This applies to measuring systems that are constant.

The dollar is divided by dimes and pennies, so it will work.

The mile is divided by foot and by inches, so it will work.

British currency isn't based on constants like that.

Ah, so if it doesn't support your arbitrary hypothesis, we can just toss it out. Got it.

I guess we're also going to ignore how none of your answers are 'right' in so far as actually describing any sort of unit then, as I also pointed out? That they're just largely meaningless numbers?

Or maybe we should discuss the fact that the reason for your dismissal of British currency applies equally to rotational duration and orbital duration?

The rotational and orbital duration should have constant ratios. It is not merely arbitrary that the number of hours in a day should fit into the number of days in a year.

This applies to measuring systems that are constant.

The dollar is divided by dimes and pennies, so it will work.

The mile is divided by foot and by inches, so it will work.

British currency values are not based on constants like that.

The pound was divided by shillings and pennies, in the same way that your dollar is divided by dimes and cents/pennies.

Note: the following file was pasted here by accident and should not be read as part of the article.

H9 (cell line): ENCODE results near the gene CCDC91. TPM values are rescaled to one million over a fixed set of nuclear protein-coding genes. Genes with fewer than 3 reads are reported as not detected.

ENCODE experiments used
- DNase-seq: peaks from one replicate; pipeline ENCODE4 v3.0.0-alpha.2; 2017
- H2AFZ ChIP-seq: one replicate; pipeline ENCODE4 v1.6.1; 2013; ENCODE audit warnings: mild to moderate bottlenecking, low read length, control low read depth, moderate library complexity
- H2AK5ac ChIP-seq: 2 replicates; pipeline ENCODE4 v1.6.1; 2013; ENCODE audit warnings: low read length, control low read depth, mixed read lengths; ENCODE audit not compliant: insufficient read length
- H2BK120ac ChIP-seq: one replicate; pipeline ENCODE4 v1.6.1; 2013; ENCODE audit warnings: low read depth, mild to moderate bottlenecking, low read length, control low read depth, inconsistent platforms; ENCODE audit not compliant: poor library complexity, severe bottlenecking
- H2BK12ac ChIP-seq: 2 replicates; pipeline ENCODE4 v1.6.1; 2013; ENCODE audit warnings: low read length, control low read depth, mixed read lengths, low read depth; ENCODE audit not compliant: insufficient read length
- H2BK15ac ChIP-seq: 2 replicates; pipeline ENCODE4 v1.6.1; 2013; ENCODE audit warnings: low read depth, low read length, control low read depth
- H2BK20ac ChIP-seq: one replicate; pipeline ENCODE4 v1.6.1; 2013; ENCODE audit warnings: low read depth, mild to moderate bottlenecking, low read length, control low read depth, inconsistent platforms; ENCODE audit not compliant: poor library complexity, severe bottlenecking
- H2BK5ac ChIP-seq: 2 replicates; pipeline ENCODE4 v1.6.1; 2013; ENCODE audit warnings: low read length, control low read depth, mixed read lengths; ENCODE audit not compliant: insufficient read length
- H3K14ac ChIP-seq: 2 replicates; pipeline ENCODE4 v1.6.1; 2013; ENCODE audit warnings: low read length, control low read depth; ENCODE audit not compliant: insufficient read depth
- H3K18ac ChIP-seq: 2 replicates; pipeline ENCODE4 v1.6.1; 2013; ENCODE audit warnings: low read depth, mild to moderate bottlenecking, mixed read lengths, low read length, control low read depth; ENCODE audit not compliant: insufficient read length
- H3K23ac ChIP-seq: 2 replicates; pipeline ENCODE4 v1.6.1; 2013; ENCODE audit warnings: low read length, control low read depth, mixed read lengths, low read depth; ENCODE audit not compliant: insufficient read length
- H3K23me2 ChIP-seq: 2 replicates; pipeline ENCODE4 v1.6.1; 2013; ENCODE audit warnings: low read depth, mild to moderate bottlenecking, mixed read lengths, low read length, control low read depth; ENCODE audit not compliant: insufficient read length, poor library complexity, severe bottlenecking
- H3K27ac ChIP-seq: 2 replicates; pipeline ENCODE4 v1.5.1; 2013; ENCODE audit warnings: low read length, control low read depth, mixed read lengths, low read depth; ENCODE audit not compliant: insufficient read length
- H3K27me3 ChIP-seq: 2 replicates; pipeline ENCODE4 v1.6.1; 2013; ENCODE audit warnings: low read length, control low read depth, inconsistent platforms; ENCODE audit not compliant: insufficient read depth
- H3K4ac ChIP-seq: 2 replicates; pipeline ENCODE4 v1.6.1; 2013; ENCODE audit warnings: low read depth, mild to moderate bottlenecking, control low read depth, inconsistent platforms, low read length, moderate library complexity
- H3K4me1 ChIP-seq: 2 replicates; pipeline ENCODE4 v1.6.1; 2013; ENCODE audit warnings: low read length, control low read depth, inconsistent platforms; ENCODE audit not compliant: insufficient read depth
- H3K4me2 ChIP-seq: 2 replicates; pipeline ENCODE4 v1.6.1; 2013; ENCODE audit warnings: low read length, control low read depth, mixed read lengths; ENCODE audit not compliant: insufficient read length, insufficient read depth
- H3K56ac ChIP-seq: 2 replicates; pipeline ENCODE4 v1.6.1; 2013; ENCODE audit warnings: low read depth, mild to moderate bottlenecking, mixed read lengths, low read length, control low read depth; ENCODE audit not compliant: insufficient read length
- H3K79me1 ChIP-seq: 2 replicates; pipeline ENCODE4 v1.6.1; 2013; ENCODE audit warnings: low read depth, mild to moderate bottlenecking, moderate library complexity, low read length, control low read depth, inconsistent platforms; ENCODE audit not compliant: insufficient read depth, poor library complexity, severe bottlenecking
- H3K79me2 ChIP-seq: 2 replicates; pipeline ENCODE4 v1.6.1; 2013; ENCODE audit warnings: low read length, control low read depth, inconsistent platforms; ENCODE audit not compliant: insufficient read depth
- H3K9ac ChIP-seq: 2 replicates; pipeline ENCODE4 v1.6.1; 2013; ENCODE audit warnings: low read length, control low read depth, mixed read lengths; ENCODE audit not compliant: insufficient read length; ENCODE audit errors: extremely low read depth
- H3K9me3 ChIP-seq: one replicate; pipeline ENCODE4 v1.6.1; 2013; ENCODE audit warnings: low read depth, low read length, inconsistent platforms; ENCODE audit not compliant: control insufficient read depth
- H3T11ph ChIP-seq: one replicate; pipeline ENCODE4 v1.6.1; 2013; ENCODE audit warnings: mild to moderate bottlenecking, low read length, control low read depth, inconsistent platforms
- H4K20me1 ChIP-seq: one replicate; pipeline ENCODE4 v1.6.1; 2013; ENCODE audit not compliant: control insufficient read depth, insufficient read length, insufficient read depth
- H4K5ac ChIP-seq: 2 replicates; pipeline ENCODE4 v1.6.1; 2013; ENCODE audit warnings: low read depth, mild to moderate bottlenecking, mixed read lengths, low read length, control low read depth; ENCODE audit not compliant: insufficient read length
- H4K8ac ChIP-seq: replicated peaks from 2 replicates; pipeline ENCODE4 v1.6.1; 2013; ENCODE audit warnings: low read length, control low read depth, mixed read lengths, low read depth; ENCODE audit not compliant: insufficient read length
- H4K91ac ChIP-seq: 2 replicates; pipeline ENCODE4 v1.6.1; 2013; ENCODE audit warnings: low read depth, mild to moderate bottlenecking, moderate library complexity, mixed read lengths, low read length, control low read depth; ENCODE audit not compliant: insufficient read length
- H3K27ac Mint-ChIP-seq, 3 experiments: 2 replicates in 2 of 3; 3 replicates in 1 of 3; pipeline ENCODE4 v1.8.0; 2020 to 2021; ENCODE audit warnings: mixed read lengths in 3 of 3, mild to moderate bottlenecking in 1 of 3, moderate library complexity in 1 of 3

However;

1 Dollar = 4 Quarters

1 Quarter = 25 Cents

So .... 4/25 = ... what?

As I described earlier, the first number needs to be the larger one and the greatest hierarchical unit in the scenario.

Can someone give me a TLDR of the thread? I'm really not getting the argument that Tom is trying to make.

TL;DR (I think) Because the number of hours in a day don't go neatly into the number of days in a year, the RE model can't be correct.

If I've erred, a correction would be greatly appreciated however.

tom's argument (correct me if i'm wrong, tom) is that there must be an integer number of rotations in a single orbital period.

i still don't understand where he's getting that from.

I *think* it has to do with solar noon year to year. He doesn't seem to get that solar noon on important days (like the equinoxes) don't happen at the same time on the calendar every year. That, in fact, the only reason they even stay close is because of adjustments such as leap year.

The Solar Year says that the sun should be in the same place in the sky after 1 Solar Year.

A visualization.

The sun travels across the earth's surface each day.

Earth circumference = 24,901 mi. In 1 Day the sun travels over 24,901 mi. of earth.

24,901 / 24 = 1037.54166667 miles. Over 1 hour the sun travels over 1037.54166667 miles

After 365 days: 24,901 mi. x 365 days = 9088865 miles

After 365.24 days: 24901 x 365.24 = 9094841.24 miles

Difference = 5976.24 miles

5976.24 miles / 1037.54166667 miles = 5.76. The hours in miles fits into the difference by 5.76 times. Where are those extra hours coming from? The sun will not be in the same place.